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You might recognize Frank Sivero from such films as "Goodfellas" and "The Godfather Part II." But what about "The Simpsons"?

Sivero apparently recognized himself in a semi-recurring character on Fox's animated television series "The Simpsons." Sivero has filed a $250 million lawsuit against Fox claiming that the character Louie, who has appeared in 16 episodes of the long-running hit show, is based on the character Sivero "developed and played" in the 1990 mob film "Goodfellas."

What's the basis of Sivero's eye-popping lawsuit?

The Seventh Circuit has written a scathing rejection of a "scandalous" class-action settlement by in which a lawyer inserted his father-in-law as a named plaintiff and negotiated a $2 million advance on his fee.

Judge Richard Posner wrote in the opinion (attached below) that the lower court should have heeded dire warning signs. 

"Almost every danger sign in a class action settlement that our court and other courts have warned district judges to be on the lookout for was present in this case," Posner wrote. "The district court approved a class action settlement that is inequitable-- even scandalous."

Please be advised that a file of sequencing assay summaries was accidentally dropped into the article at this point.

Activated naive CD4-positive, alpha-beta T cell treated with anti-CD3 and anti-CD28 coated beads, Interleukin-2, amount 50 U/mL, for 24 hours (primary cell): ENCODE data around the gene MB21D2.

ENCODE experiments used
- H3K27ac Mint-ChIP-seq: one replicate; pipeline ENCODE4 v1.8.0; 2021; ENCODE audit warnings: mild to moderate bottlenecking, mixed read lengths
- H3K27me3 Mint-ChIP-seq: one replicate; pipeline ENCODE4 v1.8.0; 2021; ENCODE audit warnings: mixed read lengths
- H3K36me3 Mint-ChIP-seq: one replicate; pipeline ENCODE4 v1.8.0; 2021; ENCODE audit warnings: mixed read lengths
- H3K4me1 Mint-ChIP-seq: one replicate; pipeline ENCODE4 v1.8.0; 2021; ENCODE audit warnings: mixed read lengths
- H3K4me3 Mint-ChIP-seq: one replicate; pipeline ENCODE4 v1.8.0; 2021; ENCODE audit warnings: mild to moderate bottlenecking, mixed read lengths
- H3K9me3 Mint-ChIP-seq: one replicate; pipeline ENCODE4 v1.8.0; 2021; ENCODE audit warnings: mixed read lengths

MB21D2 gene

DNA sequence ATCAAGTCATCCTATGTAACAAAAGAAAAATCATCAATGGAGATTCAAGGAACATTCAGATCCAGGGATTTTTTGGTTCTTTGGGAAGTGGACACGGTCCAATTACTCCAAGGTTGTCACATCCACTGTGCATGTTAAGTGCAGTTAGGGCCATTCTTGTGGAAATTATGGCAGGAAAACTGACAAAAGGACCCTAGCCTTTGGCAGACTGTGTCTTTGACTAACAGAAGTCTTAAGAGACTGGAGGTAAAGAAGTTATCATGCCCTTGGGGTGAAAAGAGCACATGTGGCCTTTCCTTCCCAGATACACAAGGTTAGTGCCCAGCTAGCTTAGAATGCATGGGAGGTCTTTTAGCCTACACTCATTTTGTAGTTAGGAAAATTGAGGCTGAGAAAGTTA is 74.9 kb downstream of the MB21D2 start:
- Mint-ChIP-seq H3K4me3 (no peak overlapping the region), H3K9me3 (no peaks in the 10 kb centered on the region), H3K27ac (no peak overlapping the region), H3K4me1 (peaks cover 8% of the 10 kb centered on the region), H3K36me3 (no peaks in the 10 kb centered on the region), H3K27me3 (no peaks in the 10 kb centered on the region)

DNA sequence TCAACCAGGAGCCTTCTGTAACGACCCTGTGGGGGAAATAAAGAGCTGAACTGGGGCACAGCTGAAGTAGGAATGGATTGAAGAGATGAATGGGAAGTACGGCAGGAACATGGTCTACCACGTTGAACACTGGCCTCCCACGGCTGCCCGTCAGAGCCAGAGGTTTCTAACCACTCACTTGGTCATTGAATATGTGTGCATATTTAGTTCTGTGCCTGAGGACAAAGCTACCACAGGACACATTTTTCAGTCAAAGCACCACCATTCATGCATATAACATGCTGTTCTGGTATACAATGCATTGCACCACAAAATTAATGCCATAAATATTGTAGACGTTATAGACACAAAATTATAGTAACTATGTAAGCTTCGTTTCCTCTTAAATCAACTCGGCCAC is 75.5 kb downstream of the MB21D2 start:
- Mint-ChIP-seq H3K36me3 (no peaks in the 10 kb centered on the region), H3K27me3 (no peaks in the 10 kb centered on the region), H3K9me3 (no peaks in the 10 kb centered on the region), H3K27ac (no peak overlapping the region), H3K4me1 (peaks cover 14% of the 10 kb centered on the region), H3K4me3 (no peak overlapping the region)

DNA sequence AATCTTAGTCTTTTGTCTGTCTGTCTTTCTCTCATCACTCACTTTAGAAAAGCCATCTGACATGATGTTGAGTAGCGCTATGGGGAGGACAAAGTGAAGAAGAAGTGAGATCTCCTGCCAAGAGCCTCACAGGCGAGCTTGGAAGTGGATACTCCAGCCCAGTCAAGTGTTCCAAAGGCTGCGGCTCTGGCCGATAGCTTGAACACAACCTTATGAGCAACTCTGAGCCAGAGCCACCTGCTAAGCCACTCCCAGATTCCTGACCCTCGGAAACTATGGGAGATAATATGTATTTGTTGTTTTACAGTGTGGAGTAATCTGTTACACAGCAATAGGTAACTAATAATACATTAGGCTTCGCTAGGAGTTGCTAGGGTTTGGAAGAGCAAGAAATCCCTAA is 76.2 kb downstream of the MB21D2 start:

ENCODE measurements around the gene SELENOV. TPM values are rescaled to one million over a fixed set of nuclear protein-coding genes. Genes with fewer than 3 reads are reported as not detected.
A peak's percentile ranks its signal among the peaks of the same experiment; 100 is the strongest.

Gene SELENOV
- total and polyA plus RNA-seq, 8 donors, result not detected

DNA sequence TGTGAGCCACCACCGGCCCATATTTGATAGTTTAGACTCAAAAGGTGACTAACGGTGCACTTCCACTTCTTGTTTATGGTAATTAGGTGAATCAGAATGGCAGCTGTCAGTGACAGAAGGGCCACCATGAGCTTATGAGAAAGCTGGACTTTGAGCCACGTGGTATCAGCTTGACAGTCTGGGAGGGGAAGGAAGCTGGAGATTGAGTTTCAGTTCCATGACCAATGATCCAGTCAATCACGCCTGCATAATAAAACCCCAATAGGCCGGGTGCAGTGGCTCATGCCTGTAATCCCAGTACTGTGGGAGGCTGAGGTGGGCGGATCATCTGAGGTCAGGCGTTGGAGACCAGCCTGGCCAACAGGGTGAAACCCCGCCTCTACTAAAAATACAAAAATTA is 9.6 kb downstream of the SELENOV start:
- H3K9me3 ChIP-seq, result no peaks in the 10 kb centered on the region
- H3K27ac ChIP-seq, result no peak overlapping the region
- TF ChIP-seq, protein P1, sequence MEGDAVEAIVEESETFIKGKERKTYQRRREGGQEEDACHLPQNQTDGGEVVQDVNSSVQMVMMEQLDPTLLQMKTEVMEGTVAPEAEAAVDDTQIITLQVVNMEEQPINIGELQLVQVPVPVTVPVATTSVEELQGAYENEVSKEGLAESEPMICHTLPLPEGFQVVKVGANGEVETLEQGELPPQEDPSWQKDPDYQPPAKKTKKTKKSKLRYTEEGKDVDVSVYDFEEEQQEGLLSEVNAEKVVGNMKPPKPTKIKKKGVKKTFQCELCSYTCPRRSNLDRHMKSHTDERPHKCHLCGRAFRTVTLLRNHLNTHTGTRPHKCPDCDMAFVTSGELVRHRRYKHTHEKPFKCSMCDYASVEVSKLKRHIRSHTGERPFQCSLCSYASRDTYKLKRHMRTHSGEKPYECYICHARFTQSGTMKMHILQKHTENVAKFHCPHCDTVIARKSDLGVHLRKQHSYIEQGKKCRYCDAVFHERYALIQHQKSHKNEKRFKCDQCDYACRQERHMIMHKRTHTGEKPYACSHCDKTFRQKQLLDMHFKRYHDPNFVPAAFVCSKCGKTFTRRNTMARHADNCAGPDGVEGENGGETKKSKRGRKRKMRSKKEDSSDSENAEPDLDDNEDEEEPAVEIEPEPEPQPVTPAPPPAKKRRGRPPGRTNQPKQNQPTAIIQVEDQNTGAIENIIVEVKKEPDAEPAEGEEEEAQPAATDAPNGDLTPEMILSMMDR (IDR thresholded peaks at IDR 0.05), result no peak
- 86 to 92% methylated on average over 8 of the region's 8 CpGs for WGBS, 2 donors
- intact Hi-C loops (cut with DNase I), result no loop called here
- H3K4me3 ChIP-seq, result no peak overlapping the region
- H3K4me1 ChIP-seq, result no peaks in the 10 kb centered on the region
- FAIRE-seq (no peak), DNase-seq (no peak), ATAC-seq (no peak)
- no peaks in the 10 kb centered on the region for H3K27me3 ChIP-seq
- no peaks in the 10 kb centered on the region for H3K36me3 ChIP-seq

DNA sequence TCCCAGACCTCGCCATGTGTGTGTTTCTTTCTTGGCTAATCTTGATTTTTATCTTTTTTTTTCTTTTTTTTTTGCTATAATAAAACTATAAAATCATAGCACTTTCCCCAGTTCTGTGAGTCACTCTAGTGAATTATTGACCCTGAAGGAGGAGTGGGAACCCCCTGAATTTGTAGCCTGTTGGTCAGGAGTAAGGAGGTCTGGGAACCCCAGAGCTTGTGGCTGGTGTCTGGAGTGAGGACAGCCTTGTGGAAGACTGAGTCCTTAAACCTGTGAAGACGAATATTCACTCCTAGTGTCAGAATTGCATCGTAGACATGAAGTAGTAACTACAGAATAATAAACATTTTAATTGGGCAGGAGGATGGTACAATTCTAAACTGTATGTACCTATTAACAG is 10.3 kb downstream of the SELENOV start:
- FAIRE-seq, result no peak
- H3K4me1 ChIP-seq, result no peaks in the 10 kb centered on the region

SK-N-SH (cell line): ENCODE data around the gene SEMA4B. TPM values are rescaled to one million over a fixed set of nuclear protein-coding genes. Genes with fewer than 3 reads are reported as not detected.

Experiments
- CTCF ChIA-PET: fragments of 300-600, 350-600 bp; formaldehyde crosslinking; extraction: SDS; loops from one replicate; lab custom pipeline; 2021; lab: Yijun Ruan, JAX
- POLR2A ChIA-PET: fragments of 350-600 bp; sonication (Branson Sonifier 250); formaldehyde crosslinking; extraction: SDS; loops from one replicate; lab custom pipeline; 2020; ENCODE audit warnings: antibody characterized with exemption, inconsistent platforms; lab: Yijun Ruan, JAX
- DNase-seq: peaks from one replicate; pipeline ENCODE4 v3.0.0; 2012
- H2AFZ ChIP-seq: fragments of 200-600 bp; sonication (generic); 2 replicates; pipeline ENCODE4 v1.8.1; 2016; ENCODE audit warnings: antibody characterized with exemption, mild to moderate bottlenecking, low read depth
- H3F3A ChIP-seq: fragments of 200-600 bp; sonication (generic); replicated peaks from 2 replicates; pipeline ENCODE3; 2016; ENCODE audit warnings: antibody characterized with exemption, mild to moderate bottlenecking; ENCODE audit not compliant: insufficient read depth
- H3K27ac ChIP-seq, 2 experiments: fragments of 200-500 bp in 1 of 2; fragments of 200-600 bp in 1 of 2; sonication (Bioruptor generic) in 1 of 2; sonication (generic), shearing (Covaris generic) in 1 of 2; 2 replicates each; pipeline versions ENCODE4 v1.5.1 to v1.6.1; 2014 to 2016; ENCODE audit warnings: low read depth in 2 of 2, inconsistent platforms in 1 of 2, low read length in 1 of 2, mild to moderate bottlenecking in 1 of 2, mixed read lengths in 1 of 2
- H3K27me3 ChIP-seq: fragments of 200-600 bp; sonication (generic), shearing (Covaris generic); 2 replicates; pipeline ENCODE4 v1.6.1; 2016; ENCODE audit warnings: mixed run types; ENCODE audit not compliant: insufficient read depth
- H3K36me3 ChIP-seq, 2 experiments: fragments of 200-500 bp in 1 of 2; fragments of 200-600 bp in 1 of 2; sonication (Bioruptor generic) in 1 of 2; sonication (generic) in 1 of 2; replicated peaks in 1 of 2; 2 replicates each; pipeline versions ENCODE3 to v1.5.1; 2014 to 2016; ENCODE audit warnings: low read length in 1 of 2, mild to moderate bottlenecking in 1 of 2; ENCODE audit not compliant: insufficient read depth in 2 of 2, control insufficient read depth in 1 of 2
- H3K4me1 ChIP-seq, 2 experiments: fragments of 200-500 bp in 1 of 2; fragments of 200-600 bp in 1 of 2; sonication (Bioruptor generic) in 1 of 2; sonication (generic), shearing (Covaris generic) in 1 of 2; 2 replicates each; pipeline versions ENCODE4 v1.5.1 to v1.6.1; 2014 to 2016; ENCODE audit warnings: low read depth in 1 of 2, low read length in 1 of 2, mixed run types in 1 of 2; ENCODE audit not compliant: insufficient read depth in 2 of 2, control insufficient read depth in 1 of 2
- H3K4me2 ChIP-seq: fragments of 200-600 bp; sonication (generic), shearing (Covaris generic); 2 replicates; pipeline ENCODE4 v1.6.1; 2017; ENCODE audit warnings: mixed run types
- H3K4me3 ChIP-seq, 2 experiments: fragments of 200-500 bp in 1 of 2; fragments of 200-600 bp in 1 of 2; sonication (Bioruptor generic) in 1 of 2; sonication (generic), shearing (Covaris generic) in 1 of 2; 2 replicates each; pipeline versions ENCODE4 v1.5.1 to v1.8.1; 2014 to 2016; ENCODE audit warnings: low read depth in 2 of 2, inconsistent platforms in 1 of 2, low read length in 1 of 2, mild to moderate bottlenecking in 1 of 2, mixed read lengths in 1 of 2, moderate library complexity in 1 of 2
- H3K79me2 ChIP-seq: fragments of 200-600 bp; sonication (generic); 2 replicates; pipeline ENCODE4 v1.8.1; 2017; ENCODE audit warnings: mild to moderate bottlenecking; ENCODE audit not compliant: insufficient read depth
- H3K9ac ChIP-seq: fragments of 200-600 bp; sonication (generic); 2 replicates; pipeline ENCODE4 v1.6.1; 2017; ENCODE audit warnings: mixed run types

Lead attorney Paul M. Weiss' agreement was structured to pay him and his co-counsel $11 million. 

Though the settlement was valued at $90 million, the class "could not expect to receive more than $8.5 million from the settlement, given all the obstacles that the terms of the settlement strewed in the path of the class members," Posner wrote.

A delayed General Motors recall that led to at least 13 deaths was caused by "a pattern of incompetence and neglect" throughout the company, an internal report released Thursday said.

GM Chief Executive Officer Mary Barra announced that 15 employees -- many of them senior legal and engineering executives -- have been dismissed and five more have been disciplined after the probe by former federal prosecutor Anton Valukas.

Valukas' report, described by Barra as "brutally tough and deeply troubling," is attached below.

Barra has confirmed that GM will soon begin compensating victims of crashes linked to the faulty ignition switches that have plagued the company for over a decade, The Associated Press reports. The program is expected to begin taking claims August 1 of this year.

GM officials said that the number of fatalities related to the part defect may rise. Reuters reports that at least 74 people have died in crashes similar to those GM has linked to the faulty switches, based on an analysis of government data.